Was reading the latest regarding Survivor on Jeff Probst's blog and then discovered this gem of a post from him. Truly brilliant I think and I had to share. Enjoy.
"I discovered a ninety-seven year old version of myself while talking to a good friend about his romantic relationship. After years of staying with a woman who didn’t trust him and whom he didn’t trust, I finally crossed the friendship line and told him I thought he should end the relationship. For good.
I just said it. Flat out. You need to break up. I knew I crossed the line but it didn’t do any good anyway. He gave me more reasons about why now was not the right time. I suggested that he was missing out on something beautiful by staying in something so limiting and often demoralizing. Nothing was connecting. Finally, I suggested that he imagine that he was ninety-seven years old. Even though you’re not ninety-seven, just imagine that you are. You’ve lived a good long life, you know what’s what. You know what matters and what doesn’t. You know when something is worth fighting for and when you should simply walk away. Now imagine you are advising your own son who is in the same romantic situation. Knowing what you know now that you’re ninety-seven, what would you tell him to do?
I didn’t have to say anything else. He said simply, “I get it.” He ended the relationship the next day. Sadly, they got back together a few months later and as of this writing are still struggling, wasting more precious days caught in the web of an untrusting relationship that sucks all the love out of love.
The idea of a ninety-seven year old version of me stayed with me. I found that even though I’m far from ninety-seven, I could access that part of myself easily. It’s as if it had always been there, just waiting to be utilized.
I realized, I don’t have to wait until I’m ninety-seven to use this wisdom. I can pop in whenever I need it. I named my new alter ego, “Poppa J.” It sounds better when you give it a bit of a drawl as you say it. “Poppppuh Jaaay. Poppa J knows what to do in almost every situation. He gives me the best advice. Advice that comes from a place where ego does not reside. Advice that has no master. Just a guy who has lived a good long time and knows that sometimes, most times, you should stop fretting and just kiss the pretty girl. He knows when it’s time to quit a job and go for your dream. He reminds you to say, “I love you” over and over and over. He also smiles a wicked grin when he gives you permission to tell the asshole to go F themselves. They probably need to hear it and it just feels good to say it. You don’t always have to be nice and agreeable. Sometimes being selfish and dick-like is exactly what the situation calls for. And you should follow it up with a beer for having the guts to stick up for yourself. He’s also the wise old dude that reminds you that sometimes masturbating is actually better than a booty call and that fantasies are wasted if you don’t ultimately find someone with whom to share them. Even if you never act on them, sharing them can be a really fun turn on. There’s nothing wrong with sex. Poppa J loved him some sex.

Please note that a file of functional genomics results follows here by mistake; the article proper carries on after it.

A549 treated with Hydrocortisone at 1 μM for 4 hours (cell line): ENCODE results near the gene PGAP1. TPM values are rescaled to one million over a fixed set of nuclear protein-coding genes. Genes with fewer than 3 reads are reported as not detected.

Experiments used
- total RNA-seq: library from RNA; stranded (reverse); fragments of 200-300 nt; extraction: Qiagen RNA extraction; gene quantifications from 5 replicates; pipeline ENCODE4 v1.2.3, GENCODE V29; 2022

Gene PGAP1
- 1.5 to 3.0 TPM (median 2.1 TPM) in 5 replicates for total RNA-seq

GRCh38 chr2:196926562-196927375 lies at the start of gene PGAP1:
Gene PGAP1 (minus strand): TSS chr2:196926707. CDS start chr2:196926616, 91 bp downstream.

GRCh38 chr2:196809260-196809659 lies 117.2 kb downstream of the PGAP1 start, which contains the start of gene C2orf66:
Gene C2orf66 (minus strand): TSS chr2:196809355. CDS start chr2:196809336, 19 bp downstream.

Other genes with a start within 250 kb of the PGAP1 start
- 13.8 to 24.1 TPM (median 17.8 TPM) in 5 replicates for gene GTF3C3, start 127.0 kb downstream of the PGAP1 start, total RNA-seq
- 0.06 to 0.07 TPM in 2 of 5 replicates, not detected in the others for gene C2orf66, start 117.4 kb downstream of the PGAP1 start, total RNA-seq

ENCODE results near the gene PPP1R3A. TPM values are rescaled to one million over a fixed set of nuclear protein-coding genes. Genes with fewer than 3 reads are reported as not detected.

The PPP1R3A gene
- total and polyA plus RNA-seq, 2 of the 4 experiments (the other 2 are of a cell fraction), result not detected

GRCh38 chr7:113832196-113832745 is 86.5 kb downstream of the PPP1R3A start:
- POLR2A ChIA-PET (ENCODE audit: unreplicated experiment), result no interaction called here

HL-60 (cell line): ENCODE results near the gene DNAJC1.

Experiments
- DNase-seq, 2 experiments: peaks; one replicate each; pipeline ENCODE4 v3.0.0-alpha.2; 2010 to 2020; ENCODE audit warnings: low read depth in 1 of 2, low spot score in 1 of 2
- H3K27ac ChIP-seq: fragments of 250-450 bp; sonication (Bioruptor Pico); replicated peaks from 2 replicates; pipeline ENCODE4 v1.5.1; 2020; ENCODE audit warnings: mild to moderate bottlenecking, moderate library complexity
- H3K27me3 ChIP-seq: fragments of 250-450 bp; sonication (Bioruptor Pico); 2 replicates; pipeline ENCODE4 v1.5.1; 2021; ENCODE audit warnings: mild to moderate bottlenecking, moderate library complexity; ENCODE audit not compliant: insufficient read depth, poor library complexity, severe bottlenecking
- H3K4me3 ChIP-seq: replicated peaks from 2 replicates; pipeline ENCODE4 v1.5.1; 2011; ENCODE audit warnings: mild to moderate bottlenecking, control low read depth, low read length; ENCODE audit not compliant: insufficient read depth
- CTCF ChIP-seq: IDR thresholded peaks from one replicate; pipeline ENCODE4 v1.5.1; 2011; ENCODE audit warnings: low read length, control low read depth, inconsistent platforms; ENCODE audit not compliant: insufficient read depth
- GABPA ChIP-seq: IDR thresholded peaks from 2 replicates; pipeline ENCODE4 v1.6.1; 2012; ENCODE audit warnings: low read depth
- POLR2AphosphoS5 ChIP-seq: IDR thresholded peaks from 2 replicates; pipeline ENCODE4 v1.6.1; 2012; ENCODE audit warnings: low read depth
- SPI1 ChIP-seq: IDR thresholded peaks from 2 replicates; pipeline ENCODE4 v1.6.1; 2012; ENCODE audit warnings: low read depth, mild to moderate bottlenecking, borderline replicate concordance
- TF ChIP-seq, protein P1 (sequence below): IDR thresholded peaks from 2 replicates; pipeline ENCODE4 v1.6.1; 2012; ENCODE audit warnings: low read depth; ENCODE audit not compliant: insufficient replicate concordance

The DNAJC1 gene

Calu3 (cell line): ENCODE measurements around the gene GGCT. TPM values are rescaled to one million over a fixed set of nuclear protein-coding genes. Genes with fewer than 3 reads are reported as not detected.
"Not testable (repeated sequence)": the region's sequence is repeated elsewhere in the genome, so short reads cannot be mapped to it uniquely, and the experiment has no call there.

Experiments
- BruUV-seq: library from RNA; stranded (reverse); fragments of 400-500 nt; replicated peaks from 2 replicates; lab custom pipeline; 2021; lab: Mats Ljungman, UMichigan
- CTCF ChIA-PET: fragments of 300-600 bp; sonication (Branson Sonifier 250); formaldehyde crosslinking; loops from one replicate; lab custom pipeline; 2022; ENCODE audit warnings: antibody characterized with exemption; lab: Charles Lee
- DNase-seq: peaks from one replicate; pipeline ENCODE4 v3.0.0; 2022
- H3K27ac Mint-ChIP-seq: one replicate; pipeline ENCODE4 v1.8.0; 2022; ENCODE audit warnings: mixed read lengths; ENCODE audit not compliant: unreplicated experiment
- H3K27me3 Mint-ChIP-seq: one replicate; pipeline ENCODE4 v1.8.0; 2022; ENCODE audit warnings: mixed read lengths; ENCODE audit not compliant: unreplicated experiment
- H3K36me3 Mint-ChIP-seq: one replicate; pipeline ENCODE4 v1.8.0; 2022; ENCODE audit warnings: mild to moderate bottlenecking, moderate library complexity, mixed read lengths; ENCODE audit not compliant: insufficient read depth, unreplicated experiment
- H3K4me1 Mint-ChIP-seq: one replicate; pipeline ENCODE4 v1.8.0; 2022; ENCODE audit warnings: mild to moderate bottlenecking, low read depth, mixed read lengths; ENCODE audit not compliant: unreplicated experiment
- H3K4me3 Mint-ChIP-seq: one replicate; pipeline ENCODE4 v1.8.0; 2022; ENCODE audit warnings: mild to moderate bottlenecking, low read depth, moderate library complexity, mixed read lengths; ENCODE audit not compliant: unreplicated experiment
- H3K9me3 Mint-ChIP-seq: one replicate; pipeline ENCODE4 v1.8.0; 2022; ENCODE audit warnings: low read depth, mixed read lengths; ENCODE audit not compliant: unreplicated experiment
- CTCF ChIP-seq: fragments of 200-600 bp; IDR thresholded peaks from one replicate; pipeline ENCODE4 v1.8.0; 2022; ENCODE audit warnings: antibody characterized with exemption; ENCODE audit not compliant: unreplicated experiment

This whole notion that we can access the wisdom that lives inside us first came to me a few years ago. I was involved in a fundraising campaign for St. Jude Cancer Hospital. Ali Mills was an eleven year-old cancer survivor. We became fast friends as we worked on the campaign and though she was only eleven, she spoke as if she were… much older… say, ninety-seven.
It was very clear to me that Ali had accessed a deeper truth. One that resides inside all of us, regardless of whether we’ve actually experienced the event that would provide the wisdom. The wisdom is there, we just have to trust.
Ali taught me so much. Her writings were insightful, her comments on life penetrating. She also taught me that friendship can happen instantly and can be as strong and powerful as you desire. You don’t need years together to have a deep friendship in the same way that years of time spent together does not necessarily mean a strong friendship will result. Sometimes it’s just there or it isn’t.
Poppa J has shown me that most things are not that difficult to figure out. If you just slow down long enough to ask the question and listen clearly enough to hear the answer, many problems are easily solved. You may not like the answer, but your gut will know it’s right."